Ortho Textbooks

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Billy Gilmore

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What orthodontics textbook is most commonly used in residency?

I would assume that Profitt and Graber are the top two. Is one used by more programs than the other or do many programs require both?

I noticed the list price for Graber is about twice that of Profitt.
 

Jediwendell

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What orthodontics textbook is most commonly used in residency?

I would assume that Profitt and Graber are the top two. Is one used by more programs than the other or do many programs require both?

I noticed the list price for Graber is about twice that of Profitt.

They are both good to have. Proffit is more of a "basic" text, but it may be the best written textbook I have ever seen. Even with a fair amount of experience I can reread it and find things that I have missed or didn't understand before. Graber is more of an "advanced" text, but it doesn't offer many insights like Prof does. The bone biology and basics of Graber are good. Something that makes me mad, though, is the chapters on Speed, Damon, etc. These chapters are nothing but infomercials and if you have seen their speils at a meeting then you have read the chapters. They even use the same pictures. Prof's book is a work of art, really. Graber is a great text too. I would buy both. Don't buy McNamara's book. It is too expensive, very dated and highly biased. Okeson's book on TMD and occlusion is a must have, also.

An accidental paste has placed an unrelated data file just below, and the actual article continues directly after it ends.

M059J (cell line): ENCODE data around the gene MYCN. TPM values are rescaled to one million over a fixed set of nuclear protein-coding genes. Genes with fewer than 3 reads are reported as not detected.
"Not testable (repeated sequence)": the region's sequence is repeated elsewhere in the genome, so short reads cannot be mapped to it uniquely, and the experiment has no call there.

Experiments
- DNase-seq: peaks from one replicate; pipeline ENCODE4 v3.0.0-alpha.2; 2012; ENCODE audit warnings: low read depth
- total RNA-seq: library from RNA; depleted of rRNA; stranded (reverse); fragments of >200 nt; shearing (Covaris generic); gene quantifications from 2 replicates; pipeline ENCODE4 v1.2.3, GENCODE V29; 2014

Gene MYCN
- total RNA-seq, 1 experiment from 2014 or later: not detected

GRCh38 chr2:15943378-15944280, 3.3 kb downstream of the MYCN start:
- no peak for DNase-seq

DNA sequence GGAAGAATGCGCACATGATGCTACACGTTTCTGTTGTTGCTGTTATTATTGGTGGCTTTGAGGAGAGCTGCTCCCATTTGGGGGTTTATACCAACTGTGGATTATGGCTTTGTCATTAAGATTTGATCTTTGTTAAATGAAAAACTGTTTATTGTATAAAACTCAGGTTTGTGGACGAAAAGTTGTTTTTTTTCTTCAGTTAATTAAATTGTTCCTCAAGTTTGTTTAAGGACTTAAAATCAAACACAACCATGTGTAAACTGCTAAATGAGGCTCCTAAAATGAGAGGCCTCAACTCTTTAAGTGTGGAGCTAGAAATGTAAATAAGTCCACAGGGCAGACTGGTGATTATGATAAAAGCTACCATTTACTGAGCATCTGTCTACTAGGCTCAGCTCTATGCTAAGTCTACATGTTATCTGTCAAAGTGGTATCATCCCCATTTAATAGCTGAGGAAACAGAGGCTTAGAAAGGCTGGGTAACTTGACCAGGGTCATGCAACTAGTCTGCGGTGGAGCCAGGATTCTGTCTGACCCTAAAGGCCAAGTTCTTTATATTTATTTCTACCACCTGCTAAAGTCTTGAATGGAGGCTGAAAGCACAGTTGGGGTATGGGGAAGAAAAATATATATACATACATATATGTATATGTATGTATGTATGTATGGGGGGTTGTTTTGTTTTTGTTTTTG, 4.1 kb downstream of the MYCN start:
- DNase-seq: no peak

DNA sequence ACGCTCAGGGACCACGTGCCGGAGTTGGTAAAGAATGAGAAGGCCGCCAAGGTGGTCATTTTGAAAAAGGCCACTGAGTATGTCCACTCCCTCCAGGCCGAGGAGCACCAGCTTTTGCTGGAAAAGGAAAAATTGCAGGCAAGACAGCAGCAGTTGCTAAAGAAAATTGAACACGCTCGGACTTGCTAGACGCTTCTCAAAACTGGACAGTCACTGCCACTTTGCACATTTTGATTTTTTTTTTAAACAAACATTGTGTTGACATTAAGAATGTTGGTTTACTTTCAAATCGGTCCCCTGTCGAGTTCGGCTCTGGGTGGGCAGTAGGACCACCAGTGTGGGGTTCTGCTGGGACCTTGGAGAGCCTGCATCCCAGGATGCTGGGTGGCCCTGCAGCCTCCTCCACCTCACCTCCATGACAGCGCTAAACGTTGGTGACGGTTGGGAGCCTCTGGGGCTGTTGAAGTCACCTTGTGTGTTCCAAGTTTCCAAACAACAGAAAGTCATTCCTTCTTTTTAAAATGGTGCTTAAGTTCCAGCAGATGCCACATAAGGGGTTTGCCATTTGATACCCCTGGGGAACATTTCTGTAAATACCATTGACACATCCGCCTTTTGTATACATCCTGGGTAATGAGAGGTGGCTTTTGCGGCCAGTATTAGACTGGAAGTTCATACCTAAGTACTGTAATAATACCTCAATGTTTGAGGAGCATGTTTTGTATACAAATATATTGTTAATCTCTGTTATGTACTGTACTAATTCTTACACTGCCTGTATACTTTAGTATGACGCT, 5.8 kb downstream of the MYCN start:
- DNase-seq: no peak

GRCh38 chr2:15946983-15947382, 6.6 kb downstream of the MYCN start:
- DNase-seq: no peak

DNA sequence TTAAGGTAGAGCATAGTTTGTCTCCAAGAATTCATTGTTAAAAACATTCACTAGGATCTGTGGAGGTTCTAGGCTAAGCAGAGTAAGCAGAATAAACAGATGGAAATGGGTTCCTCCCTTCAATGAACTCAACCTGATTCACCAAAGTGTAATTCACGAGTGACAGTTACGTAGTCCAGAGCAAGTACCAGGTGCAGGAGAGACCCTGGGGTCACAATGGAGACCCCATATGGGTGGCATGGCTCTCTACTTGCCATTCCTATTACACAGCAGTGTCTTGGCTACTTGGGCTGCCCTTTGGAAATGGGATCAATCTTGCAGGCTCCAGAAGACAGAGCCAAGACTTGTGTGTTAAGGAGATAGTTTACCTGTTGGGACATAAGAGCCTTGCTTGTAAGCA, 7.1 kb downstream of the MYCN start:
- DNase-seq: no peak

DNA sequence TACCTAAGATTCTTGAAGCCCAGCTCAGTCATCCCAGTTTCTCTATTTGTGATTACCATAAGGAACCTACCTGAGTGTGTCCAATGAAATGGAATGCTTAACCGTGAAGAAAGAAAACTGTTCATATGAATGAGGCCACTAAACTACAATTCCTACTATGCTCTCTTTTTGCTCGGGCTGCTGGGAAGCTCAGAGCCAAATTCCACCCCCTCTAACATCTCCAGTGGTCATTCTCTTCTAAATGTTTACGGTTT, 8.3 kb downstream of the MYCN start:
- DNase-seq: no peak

gryffindor

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"Biomechanics and Esthetic Strategies in Clinical Orthodontics" by Nanda. I bought this book a few months ago and I like it because of the cases presented/discussed in there. I've looked in this book a number of times now while trying to treatment plan some of my patients and it has given me some direction on what to do. I like books with pictures and this one has a lot of them (the text is good too!). However, it is quite expensive.

If you buy multiple textbooks at the Elsevier booth at a dental meeting, they will give you a discount and free shipping. I think it was 4 books = 20% discount. It worked out well since a resident & I combined our order to get the discount.

Edit: oh, I see you asked for the most common books. Then I guess I would say Proffit and Graber as well. I just feel like those books leave me hanging when I'm trying to treatment plan.
 

Jediwendell

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"Biomechanics and Esthetic Strategies in Clinical Orthodontics" by Nanda. I bought this book a few months ago and I like it because of the cases presented/discussed in there. I've looked in this book a number of times now while trying to treatment plan some of my patients and it has given me some direction on what to do. I like books with pictures and this one has a lot of them (the text is good too!). However, it is quite expensive.

If you buy multiple textbooks at the Elsevier booth at a dental meeting, they will give you a discount and free shipping. I think it was 4 books = 20% discount. It worked out well since a resident & I combined our order to get the discount.

Edit: oh, I see you asked for the most common books. Then I guess I would say Proffit and Graber as well. I just feel like those books leave me hanging when I'm trying to treatment plan.



I agree. For treatment planning try the MBT book by McLaughlin. It is easy to read and basically tells you how to do orthodontics.
 
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